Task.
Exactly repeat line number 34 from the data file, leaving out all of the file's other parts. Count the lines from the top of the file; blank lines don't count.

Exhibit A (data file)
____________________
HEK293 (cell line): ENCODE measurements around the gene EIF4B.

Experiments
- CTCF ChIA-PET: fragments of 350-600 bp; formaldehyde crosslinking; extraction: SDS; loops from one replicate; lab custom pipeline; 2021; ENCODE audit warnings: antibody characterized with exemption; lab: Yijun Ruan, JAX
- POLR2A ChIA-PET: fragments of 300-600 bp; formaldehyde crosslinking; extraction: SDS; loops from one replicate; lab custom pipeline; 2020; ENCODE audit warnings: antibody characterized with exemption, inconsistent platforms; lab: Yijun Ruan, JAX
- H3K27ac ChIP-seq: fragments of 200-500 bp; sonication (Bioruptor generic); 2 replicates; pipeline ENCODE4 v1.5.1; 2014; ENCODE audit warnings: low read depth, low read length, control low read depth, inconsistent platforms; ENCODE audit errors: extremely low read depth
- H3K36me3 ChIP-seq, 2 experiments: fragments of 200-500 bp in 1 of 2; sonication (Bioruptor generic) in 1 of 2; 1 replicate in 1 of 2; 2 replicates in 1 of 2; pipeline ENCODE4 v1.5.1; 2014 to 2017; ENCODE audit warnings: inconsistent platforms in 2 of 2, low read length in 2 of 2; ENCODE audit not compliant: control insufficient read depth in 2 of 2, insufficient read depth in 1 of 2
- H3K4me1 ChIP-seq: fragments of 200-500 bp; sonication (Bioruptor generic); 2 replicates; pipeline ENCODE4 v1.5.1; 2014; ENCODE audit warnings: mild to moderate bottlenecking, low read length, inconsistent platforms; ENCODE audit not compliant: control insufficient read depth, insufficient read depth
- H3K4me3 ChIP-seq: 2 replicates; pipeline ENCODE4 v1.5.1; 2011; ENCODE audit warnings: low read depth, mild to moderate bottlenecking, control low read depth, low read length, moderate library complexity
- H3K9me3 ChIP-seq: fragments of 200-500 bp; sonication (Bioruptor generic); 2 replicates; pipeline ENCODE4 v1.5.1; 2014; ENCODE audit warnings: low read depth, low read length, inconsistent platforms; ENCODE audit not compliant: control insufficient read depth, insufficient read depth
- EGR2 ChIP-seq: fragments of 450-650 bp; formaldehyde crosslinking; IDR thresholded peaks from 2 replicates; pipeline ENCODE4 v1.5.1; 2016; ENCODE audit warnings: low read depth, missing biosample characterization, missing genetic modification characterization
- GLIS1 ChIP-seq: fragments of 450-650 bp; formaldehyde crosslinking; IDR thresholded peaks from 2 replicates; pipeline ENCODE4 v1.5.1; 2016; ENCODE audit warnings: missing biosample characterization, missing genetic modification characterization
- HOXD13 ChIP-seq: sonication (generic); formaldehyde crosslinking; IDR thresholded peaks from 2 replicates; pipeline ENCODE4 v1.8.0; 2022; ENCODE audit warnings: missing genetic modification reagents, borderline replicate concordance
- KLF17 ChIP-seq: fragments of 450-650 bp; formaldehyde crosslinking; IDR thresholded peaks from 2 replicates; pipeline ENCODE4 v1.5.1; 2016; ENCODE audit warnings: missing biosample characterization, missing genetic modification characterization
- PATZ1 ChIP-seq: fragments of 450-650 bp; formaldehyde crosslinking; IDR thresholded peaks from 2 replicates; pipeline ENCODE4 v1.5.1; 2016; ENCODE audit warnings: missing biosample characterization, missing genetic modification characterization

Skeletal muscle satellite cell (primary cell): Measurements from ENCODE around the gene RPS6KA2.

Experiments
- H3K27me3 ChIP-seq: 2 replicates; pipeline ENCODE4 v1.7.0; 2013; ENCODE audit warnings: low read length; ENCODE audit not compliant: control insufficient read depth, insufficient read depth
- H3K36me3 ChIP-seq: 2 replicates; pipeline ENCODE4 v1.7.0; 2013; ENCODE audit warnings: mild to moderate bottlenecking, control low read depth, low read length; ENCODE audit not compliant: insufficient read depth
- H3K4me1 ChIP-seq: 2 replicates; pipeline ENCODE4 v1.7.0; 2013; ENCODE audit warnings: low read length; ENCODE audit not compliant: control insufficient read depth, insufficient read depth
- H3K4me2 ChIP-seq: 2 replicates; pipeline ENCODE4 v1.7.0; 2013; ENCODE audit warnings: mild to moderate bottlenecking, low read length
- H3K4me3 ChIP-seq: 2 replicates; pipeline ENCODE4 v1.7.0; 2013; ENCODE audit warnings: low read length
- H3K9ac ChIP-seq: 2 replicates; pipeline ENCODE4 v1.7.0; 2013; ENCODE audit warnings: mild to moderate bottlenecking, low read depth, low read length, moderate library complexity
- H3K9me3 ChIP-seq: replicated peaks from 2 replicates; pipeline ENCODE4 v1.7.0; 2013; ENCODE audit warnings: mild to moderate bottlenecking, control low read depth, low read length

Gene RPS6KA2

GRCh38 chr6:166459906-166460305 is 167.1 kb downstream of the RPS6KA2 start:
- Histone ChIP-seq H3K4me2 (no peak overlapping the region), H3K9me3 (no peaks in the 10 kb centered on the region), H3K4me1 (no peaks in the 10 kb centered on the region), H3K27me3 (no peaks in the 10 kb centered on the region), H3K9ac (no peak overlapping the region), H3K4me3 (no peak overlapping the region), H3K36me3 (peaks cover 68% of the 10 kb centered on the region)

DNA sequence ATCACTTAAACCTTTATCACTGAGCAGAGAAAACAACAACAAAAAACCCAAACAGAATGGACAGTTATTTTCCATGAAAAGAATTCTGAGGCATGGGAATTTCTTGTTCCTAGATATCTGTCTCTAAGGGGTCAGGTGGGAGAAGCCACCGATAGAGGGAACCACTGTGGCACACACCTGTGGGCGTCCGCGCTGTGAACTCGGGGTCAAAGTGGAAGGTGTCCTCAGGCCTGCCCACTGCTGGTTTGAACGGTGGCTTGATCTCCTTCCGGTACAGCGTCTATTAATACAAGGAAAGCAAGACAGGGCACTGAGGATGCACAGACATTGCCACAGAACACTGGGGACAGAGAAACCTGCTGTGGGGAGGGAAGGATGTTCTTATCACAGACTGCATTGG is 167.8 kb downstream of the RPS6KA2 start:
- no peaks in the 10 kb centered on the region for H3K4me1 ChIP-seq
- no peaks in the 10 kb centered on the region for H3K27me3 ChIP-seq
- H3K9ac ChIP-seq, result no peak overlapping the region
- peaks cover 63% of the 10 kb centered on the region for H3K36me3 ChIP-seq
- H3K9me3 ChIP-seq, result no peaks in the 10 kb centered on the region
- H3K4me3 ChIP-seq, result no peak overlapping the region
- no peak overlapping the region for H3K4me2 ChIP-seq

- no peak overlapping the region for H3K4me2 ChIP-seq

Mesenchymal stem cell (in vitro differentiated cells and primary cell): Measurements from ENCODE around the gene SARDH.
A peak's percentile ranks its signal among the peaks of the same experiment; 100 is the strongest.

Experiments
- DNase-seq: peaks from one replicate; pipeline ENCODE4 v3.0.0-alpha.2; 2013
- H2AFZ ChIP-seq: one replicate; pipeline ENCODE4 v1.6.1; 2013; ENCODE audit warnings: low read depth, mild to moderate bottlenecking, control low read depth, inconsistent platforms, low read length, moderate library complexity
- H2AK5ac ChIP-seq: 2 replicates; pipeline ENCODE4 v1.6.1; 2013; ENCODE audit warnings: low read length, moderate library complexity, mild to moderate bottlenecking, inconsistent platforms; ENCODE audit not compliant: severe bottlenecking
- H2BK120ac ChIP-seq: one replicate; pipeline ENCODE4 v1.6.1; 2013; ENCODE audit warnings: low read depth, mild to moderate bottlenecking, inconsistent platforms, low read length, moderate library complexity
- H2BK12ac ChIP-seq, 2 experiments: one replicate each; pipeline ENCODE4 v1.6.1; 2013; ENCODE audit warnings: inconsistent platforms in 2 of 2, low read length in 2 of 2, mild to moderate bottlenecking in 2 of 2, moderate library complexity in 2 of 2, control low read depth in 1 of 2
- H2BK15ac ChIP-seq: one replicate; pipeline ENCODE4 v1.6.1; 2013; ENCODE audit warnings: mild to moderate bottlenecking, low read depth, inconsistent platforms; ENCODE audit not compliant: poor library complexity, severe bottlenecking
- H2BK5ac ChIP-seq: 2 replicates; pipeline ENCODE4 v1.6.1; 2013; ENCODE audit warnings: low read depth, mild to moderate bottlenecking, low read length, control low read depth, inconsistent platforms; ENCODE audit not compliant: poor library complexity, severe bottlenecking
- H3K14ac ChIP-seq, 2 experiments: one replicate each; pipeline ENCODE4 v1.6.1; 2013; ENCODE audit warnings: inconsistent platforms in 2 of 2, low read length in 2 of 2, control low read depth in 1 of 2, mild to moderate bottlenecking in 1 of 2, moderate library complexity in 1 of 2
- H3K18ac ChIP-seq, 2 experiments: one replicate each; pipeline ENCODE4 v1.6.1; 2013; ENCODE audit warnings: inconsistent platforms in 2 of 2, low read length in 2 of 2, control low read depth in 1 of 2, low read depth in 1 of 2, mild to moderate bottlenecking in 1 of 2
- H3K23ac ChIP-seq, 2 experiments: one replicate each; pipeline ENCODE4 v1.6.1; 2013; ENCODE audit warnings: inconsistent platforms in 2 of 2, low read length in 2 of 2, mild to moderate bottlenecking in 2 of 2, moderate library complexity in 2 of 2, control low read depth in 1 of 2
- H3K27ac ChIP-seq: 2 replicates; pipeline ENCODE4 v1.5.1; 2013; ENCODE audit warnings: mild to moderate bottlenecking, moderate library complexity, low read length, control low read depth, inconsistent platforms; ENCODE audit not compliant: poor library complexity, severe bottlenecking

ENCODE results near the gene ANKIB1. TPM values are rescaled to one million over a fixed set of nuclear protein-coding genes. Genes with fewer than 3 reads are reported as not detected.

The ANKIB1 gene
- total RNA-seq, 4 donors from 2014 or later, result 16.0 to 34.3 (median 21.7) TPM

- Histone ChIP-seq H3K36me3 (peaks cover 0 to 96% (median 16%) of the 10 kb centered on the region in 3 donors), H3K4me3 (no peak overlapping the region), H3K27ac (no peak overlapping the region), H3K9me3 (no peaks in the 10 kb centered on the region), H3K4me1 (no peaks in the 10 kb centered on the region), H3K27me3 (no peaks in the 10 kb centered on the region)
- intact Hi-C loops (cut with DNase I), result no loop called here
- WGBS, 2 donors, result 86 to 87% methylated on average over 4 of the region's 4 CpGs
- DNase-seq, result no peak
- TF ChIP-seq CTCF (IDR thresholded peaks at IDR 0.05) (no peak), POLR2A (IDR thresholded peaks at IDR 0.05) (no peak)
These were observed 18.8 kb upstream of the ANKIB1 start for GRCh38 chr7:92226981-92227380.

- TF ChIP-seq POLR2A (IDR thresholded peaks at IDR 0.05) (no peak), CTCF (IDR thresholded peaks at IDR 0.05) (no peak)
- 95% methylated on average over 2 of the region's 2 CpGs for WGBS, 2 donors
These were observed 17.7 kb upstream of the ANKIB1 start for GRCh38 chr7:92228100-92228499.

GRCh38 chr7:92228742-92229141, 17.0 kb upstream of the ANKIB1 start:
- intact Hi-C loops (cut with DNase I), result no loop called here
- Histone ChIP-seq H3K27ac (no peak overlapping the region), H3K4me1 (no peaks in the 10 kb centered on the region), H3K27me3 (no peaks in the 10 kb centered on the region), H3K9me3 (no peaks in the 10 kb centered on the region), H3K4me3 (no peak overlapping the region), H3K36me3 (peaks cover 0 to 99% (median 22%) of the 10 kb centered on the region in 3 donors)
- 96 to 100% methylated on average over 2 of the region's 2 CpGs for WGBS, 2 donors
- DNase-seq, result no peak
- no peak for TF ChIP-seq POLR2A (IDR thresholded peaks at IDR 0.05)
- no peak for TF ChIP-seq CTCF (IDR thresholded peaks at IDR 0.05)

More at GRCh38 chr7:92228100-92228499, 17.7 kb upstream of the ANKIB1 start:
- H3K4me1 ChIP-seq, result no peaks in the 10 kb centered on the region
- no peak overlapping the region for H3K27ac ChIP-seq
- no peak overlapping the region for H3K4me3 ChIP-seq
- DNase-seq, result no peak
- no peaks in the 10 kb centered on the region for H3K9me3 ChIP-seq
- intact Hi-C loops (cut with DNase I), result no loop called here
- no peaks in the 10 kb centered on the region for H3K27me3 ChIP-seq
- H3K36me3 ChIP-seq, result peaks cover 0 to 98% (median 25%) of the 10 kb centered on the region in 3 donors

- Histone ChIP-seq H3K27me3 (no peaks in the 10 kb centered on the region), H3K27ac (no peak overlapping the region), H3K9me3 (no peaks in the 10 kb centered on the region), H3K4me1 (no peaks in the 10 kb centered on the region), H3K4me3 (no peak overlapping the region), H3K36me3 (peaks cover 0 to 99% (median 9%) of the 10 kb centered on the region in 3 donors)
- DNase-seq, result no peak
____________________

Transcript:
- no peak overlapping the region for H3K4me2 ChIP-seq